[February 17, 2001] Open Archives Initiative Publishes XML Schemas for the OAI Metadata Harvesting Protocol. Version 1.0 of The Open Archives Initiative Protocol for Metadata Harvesting has been published with appendices documenting XML schemas for metadata representation (e.g., Dublin Core metadata format, RFC1807 metadata format, MARC21 records in an XML format). The Open Archives Initiative, with funding from the Digital Library Federation and the Coalition for Networked Information, "develops and promotes interoperability standards" for efficient dissemination of content on the Web. The published OAI protocol defines a mechanism for harvesting records containing metadata from repositories, where metadata records be structured as XML data. The OAI protocol and has been extensively tested by a variety of alpha testers before its public release and is now widely implemented. The OAI metadata harvesting protocol supports an "interoperability framework with two classes of participants: (1) Data Providers administer systems that support the OAI protocol as a means of exposing metadata about the content in their systems; (2) Service Providers issue OAI protocol requests to the systems of data providers and use the returned metadata (XML-encoded byte stream) as a basis for building value-added services." An online 'Open Archives Initiative Repository Explorer' supports interactive testing of archives for conformance with the OAI protocol. [Full context]
[February 17, 2001] Open Archives Initiative Repository Explorer v1.0 "This site presents an interface to interactively test archives for compliancy with the Open Archives Initiative Protocol version 1.0. It works by interrogating the Open Archive using the service requests defined by the protocol. The results in XML are then parsed and interpreted to present the user with a navigable interface." Several predefined archives are listed with URLs.
Open Archives Metadata Set DTD. [cache]
Sample OAMS document; [cache]
Santa Fe Convention. "The meeting was supported by the Council on Library and Information Resources , the Digital Library Federation, the Scholarly Publishing & Academic Resources Coalition, the Association of Research Libraries and the Los Alamos National Laboratory. The first meeting, held in Santa Fe in October 1999, brought together individuals representing a variety of organizations, many of them managing existing EPrint initiatives (e.g,: arXiv.org, CogPrints, NDLTD, RePEc, EconWPA, NCSTRL, NTRS). The result of that meeting was the so-called Santa Fe Convention, a set of technical and organizational specifications to permit cross-archive metadata harvesting."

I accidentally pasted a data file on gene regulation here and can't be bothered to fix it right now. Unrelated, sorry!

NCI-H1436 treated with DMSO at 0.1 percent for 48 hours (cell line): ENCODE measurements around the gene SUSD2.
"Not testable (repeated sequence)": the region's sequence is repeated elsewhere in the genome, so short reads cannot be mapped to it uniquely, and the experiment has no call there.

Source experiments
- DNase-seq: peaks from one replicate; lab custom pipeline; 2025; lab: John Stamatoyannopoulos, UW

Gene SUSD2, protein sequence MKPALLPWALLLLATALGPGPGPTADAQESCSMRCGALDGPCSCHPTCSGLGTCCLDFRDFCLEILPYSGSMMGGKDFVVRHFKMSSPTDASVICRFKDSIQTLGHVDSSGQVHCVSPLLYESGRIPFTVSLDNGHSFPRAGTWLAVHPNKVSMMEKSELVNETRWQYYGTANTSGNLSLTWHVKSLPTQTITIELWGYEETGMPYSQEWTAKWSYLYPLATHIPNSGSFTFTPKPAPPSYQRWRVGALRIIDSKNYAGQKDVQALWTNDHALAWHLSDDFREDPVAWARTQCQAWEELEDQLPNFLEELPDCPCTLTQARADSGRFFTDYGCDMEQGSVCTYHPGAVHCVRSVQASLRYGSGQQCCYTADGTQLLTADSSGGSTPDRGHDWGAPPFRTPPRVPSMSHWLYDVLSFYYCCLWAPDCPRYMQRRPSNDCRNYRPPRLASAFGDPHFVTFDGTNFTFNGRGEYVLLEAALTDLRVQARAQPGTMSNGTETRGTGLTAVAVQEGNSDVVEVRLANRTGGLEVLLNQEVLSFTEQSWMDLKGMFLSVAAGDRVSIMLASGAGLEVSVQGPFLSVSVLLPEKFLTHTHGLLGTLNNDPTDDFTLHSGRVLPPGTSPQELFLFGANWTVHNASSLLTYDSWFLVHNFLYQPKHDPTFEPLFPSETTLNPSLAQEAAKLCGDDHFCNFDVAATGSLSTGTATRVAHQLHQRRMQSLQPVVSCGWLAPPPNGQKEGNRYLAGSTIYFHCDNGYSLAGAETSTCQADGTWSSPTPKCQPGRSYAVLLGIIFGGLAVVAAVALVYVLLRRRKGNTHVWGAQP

Summary of the second workshop. June 3, 2000. By Edward A. Fox, Professor, Department of Computer Science, Virginia Tech. "At the Second OAi meeting, 43 people assembled from 5 countries. Eleven of those had attended the Santa Fe meeting, and many others were closely affiliated with an organization or group that participated in the Santa Fe meeting. Among those were the workshop organizing committee: Edward Fox, Carl Lagoze, Clifford Lynch, and Hussein Suleman -- each of whom gave brief presentations... See the proceedings. [cache]
[February 17, 2001] "The Open Archives Initiative Protocol for Metadata Harvesting." Edited by Herbert Van de Sompel (Cornell University - Computer Science) and Carl Lagoze (Cornell University - Computer Science). Protocol Version 1.0. Document Version 2001-01-21. "The goal of the Open Archives Initiative Protocol for Metadata Harvesting is to supply and promote an application-independent interoperability framework that can be used by a variety of communities who are engaged in publishing content on the Web. The OAI protocol described in this document permits metadata harvesting. The result is an interoperability framework with two classes of participants: (1) Data Providers administer systems that support the OAI protocol as a means of exposing metadata about the content in their systems; (2) Service Providers issue OAI protocol requests to the systems of data providers and use the returned metadata as a basis for building value-added services. A repository is a network accessible server to which OAI protocol requests, embedded in HTTP, can be submitted. The OAI protocol provides access to metadata from OAI-compliant repositories. This metadata is output in the form of a record. A record is the result of a protocol request issued to the repository to disseminate metadata from an item. A record is an XML-encoded byte stream that is returned by a repository in response to an OAI protocol request for metadata from an item in that repository. Appendix 1 supplies 'Sample XML Schema for metadata formats': Each metadata format that is included in records disseminated by the OAI protocol is identified within the repository by a metadata prefix and across multiple repositories by the URL of a metadata schema. The metadata schema is an XML schema that may be used as a test of conformance of the metadata included in the record. XML Schemas for three metadata formats are provided: (1) An XML Schema for the mandatory unqualified Dublin Core metadata format; (2) An XML Schema for the RFC1807 metadata format; (3) An XML Schema to represent MARC21 records in an XML format. Appendix 2 supplies 'Sample XML Schemas for the description part of a reply to Identify request': The response to an Identify request may contain a list of description containers, which provide an extensible mechanism for communities to describe their repositories. Each description container must be accompanied by the URL of an XML schema, which provides the semantics of the container. XML Schemas for two examples of description containers are provided. See also the XML Schema for the Response Format [source] and related schemas. [cache]